BRADENTON, Fla. — JPMorgan and Houston Astros owner James Crane are fighting an Alabama bankruptcy judge’s order to open Crane’s confidential settlement with the bank over $35 million of Jefferson County’s defaulted auction-rate sewer warrants.
Separate motions were filed late Wednesday asking federal Judge Thomas Bennett to reverse a ruling he issued last week granting Jefferson County’s request related to Crane’s lawsuit against JPMorgan.
The county asked Bennett for access to Crane’s case, citing Rule 2004, which allows a bankruptcy petitioner to depose a party and seek documents that may relate to the acts, property, liability or the financial condition of the debtor. Bennett considered the request for one day and ruled in favor of the county the next.
At issue is a lawsuit Crane filed against JPMorgan in February 2010. It was settled Jan. 12, several days after a jury trial began in Harris County, Texas.
Crane’s complaint alleged that the bank violated the Texas Securities Act for “untruths and omissions” related to his purchase of the auction-rate securities in January 2008.
Crane bought the warrants from a dealer in Texas. Some of the securities defaulted about a month after they were purchased, though all eventually soured.
“We settled on a confidential basis early in the trial, and we’re pleased that the parties were able to resolve their differences,” said Crane’s attorney, Barrett Reasoner, a partner with Gibbs Bruns LLP.
Crane also filed suit against Bainbridge Financial Services LTD, the firm that sold him the warrants, though a confidential settlement was reached before the case went to trial, according to the lawsuit. Bainbridge did not respond to a request for comment. JPMorgan declined to comment.
A motion filed by Crane asks Bennett to vacate his order.
The Major League Baseball team owner said that he had no relevant knowledge about Jefferson County’s affairs, that the county was seeking personal financial records not pertinent to the bankruptcy case, and that JPMorgan could produce the documents.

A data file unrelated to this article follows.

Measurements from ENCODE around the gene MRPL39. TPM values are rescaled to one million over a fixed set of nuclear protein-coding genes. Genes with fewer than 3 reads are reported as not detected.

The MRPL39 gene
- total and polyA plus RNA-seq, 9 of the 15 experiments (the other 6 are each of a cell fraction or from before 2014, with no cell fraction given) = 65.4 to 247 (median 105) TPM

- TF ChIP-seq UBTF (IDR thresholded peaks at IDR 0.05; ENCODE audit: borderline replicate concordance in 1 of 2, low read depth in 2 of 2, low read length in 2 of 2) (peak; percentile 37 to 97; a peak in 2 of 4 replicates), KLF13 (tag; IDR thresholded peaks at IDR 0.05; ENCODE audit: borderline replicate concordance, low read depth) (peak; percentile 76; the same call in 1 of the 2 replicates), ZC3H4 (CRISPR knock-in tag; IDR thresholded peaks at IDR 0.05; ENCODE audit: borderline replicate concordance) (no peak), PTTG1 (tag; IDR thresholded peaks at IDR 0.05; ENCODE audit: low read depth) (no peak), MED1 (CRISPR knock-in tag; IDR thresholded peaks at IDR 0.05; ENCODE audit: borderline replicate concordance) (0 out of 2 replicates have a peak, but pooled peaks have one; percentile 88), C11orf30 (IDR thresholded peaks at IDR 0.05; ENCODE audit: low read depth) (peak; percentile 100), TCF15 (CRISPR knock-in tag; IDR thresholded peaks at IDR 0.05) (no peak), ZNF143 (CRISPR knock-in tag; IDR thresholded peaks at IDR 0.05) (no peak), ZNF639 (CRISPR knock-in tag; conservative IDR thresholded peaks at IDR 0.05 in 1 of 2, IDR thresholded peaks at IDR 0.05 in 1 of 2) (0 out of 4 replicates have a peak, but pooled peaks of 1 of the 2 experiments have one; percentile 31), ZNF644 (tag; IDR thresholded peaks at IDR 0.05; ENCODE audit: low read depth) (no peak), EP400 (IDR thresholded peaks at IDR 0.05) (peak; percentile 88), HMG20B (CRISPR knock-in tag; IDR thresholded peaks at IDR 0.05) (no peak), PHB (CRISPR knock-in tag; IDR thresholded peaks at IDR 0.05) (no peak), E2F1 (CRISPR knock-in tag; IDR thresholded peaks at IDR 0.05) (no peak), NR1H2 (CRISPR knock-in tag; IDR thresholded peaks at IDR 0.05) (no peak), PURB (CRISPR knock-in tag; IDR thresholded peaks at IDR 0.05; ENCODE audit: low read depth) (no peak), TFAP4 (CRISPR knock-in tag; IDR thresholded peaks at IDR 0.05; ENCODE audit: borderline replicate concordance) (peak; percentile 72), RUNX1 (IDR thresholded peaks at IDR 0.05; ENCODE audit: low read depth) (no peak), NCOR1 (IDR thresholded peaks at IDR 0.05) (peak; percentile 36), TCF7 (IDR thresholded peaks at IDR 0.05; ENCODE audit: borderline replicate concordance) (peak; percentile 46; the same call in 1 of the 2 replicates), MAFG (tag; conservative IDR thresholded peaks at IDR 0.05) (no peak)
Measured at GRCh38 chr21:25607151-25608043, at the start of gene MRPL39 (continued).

JPMorgan supported Crane’s motion and said the county was inappropriately attempting to use Rule 2004 to obtain information in Crane’s case that would help the county pursue its own lawsuit filed in 2009 charging the bank, and others, with fraud related to the sale of sewer debt.
Jefferson County’s lawsuit is pending in state court, though it is on hold due to an automatic stay that went into place when the county filed the country’s largest municipal bankruptcy Nov. 9 after failing to reach a restructuring agreement on its $3 billion of defaulted sewer warrants.
A hearing on the reconsideration motions filed by Crane and JPMorgan was scheduled Thursday afternoon.
Though terms of Crane’s settlement may never be known, others who bought Jefferson County’s auction-rate sewer warrants are still forced to hold them.
An investor, who spoke on the condition of anonymity, also purchased Jefferson County’s ARS in January 2008 and expressedconcern about the fate of the securities.
“I bought them to hold some money as an investment, and now I am stuck with them,” said the investor, who added that he considered the securities safe because they were insured by Financial Guaranty Insurance Co., which was highly rated at the time.
The investor said he was told that he did not qualify to have the illiquid securities purchased back by JPMorgan because he used a broker other than the bank to buy them. He declined to say how much of the debt he held.
“It’s a serious amount of money,” he said, adding: “Am I going to lose my principal?”